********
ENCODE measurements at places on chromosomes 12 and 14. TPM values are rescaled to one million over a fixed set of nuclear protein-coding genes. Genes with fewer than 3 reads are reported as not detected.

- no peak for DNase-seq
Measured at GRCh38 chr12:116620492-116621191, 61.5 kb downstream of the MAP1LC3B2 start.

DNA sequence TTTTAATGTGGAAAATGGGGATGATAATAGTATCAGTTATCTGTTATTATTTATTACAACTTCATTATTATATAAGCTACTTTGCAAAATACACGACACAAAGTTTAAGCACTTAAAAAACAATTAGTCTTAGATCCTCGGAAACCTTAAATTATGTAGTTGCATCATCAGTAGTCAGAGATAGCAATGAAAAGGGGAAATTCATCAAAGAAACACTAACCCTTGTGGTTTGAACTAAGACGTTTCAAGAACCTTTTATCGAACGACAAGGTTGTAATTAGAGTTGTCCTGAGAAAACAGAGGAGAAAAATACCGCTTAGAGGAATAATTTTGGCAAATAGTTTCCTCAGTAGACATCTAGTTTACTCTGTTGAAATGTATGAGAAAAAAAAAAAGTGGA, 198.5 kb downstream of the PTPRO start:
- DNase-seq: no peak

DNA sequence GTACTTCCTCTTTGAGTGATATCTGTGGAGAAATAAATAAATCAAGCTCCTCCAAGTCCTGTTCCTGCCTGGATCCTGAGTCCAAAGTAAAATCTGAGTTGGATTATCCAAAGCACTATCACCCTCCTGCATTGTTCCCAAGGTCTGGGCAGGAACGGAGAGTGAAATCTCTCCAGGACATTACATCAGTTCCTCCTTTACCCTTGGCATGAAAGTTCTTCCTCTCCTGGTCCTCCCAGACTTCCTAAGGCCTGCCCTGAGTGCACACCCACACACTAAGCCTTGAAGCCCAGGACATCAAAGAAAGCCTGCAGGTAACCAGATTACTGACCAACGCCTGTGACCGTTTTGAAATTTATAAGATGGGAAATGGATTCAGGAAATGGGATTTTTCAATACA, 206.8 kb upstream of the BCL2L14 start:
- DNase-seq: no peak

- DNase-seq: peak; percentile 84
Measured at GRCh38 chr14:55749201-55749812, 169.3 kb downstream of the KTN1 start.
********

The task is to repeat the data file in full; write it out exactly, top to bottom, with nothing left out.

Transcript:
ENCODE measurements at places on chromosomes 12 and 14. TPM values are rescaled to one million over a fixed set of nuclear protein-coding genes. Genes with fewer than 3 reads are reported as not detected.

- no peak for DNase-seq
Measured at GRCh38 chr12:116620492-116621191, 61.5 kb downstream of the MAP1LC3B2 start.

DNA sequence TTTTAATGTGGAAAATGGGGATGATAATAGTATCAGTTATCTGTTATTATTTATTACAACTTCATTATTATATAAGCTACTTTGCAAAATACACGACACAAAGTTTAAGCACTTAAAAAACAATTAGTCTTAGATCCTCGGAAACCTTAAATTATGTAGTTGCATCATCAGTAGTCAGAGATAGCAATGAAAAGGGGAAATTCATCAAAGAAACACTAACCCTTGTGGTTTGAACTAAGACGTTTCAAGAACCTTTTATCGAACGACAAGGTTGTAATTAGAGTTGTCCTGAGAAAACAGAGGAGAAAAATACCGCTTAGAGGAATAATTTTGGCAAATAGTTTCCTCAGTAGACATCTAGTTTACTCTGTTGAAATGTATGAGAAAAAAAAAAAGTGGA, 198.5 kb downstream of the PTPRO start:
- DNase-seq: no peak

DNA sequence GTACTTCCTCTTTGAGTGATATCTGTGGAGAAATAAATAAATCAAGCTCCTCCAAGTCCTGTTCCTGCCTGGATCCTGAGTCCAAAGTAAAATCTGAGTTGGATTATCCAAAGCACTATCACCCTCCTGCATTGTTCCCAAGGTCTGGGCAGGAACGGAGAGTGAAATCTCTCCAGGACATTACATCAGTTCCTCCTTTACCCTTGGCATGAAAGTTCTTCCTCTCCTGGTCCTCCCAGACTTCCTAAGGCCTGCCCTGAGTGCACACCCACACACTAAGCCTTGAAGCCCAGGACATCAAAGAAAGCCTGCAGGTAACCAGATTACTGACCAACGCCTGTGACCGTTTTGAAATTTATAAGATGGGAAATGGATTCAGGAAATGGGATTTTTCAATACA, 206.8 kb upstream of the BCL2L14 start:
- DNase-seq: no peak

- DNase-seq: peak; percentile 84
Measured at GRCh38 chr14:55749201-55749812, 169.3 kb downstream of the KTN1 start.